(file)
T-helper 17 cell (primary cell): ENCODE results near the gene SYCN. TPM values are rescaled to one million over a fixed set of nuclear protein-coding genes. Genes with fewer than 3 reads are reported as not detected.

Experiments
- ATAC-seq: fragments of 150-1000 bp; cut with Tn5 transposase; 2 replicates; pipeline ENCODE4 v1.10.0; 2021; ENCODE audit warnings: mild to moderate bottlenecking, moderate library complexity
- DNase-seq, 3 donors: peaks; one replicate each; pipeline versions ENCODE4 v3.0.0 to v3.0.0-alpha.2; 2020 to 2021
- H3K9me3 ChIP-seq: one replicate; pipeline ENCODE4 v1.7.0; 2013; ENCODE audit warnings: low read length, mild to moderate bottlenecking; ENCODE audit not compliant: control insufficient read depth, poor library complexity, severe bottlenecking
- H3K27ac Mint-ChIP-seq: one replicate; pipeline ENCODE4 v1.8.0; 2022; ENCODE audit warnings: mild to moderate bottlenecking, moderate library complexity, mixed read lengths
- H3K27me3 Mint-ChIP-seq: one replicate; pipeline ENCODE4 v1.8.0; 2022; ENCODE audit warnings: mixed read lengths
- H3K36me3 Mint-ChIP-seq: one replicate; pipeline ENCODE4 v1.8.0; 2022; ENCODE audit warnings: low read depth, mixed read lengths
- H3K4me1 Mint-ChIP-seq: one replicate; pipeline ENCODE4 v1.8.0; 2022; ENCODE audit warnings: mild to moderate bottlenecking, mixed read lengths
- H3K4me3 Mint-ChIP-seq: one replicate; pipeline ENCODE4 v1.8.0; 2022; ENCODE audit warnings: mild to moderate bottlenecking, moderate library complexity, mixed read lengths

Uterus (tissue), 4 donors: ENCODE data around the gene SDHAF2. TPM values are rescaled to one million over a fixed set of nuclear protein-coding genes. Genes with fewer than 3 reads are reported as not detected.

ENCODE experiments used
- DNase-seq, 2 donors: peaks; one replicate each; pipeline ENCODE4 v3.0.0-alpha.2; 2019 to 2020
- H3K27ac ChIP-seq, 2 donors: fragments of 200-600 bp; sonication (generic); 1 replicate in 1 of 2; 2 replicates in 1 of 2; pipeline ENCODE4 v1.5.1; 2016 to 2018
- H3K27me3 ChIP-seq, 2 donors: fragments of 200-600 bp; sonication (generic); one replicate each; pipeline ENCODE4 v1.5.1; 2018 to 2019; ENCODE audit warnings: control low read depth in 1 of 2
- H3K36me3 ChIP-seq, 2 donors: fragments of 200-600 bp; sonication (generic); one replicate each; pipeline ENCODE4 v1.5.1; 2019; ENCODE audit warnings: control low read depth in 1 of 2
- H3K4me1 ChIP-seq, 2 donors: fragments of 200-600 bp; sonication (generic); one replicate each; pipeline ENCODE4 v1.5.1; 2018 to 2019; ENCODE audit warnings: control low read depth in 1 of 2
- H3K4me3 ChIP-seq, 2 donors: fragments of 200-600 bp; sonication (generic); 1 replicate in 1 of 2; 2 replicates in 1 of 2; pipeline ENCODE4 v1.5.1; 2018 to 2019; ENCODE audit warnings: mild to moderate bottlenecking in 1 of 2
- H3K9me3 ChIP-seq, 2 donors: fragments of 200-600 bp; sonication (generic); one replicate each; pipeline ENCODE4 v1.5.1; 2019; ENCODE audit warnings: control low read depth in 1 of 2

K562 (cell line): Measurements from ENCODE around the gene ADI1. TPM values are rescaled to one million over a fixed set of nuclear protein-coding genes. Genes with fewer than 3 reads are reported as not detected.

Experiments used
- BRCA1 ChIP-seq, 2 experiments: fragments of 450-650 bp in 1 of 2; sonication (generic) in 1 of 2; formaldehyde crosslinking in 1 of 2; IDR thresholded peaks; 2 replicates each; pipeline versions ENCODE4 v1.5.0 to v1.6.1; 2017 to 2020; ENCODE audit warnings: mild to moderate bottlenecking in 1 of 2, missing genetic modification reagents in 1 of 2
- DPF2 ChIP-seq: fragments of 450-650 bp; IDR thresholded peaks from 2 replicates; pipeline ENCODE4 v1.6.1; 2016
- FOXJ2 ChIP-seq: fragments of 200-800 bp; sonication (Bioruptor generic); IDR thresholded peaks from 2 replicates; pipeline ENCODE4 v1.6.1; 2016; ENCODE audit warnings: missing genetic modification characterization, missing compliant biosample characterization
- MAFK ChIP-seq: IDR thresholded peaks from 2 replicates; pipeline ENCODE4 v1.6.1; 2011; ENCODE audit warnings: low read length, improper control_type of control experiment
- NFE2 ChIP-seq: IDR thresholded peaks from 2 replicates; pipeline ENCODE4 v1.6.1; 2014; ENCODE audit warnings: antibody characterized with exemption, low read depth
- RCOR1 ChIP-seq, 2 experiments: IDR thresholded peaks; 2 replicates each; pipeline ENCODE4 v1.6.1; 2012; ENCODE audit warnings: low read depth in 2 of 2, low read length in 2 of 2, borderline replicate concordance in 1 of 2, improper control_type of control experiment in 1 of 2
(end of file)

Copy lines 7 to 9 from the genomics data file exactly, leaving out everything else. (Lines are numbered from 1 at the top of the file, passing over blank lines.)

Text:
- H3K27me3 Mint-ChIP-seq: one replicate; pipeline ENCODE4 v1.8.0; 2022; ENCODE audit warnings: mixed read lengths
- H3K36me3 Mint-ChIP-seq: one replicate; pipeline ENCODE4 v1.8.0; 2022; ENCODE audit warnings: low read depth, mixed read lengths
- H3K4me1 Mint-ChIP-seq: one replicate; pipeline ENCODE4 v1.8.0; 2022; ENCODE audit warnings: mild to moderate bottlenecking, mixed read lengths